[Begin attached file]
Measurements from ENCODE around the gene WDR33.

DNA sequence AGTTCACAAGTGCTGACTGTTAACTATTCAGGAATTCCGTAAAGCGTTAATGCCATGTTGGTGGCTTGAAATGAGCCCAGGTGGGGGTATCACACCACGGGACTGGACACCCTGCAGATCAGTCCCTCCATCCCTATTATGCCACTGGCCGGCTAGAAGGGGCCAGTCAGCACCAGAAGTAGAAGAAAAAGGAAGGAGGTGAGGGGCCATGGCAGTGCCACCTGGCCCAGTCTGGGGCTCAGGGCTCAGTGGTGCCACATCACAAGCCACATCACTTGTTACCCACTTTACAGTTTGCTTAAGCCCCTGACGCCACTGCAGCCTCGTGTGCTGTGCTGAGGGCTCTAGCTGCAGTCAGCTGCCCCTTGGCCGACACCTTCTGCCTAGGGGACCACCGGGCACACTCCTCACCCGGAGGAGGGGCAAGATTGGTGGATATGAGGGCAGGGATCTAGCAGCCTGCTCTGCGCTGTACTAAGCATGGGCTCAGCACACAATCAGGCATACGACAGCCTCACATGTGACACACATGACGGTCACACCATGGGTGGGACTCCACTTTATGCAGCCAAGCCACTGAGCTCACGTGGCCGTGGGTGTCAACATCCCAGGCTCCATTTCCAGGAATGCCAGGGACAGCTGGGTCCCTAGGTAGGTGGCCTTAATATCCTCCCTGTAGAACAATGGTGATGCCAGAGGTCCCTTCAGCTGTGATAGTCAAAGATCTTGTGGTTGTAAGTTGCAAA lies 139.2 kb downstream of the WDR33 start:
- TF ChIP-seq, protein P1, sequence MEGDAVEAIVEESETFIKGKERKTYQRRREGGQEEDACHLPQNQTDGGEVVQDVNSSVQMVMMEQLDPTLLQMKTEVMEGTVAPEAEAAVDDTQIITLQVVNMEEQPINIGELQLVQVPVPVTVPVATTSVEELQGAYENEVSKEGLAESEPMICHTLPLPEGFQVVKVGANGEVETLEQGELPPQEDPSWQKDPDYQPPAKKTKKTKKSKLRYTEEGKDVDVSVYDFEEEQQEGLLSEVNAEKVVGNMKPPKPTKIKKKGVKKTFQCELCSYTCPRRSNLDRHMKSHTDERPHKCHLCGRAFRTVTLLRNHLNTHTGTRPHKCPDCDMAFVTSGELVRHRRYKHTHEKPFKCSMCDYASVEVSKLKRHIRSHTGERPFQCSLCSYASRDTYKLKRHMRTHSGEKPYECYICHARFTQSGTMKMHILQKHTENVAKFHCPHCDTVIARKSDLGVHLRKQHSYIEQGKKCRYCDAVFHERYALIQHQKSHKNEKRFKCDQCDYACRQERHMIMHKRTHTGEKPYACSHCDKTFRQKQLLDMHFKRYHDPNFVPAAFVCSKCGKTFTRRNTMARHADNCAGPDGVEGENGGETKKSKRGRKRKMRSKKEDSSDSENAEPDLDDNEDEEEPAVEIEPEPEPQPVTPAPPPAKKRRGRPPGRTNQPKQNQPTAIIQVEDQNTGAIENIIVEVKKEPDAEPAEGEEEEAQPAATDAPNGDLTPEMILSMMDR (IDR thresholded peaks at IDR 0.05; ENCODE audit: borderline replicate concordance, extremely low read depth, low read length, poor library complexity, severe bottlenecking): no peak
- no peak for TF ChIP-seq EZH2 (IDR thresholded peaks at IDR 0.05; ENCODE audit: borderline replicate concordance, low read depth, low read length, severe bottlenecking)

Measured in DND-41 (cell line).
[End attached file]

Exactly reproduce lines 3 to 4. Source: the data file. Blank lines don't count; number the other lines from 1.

- TF ChIP-seq, protein P1, sequence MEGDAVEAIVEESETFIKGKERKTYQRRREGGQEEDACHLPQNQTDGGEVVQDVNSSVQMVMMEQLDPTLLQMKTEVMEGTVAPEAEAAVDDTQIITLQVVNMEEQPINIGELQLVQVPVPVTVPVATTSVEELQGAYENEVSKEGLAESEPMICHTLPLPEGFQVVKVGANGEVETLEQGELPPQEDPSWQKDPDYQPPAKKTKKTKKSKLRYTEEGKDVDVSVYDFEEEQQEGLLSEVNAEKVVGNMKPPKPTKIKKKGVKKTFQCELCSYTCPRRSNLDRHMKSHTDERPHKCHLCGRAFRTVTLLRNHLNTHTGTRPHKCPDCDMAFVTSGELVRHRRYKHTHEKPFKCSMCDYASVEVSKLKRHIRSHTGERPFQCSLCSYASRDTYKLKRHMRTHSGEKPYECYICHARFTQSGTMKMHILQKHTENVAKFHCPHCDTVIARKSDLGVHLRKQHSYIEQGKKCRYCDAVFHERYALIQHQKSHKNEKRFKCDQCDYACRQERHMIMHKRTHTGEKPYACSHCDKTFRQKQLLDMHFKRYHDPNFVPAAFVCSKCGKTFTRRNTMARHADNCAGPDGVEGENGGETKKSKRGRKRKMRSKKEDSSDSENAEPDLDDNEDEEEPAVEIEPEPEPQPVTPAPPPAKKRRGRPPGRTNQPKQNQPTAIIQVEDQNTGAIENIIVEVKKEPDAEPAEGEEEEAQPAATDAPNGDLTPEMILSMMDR (IDR thresholded peaks at IDR 0.05; ENCODE audit: borderline replicate concordance, extremely low read depth, low read length, poor library complexity, severe bottlenecking): no peak
- no peak for TF ChIP-seq EZH2 (IDR thresholded peaks at IDR 0.05; ENCODE audit: borderline replicate concordance, low read depth, low read length, severe bottlenecking)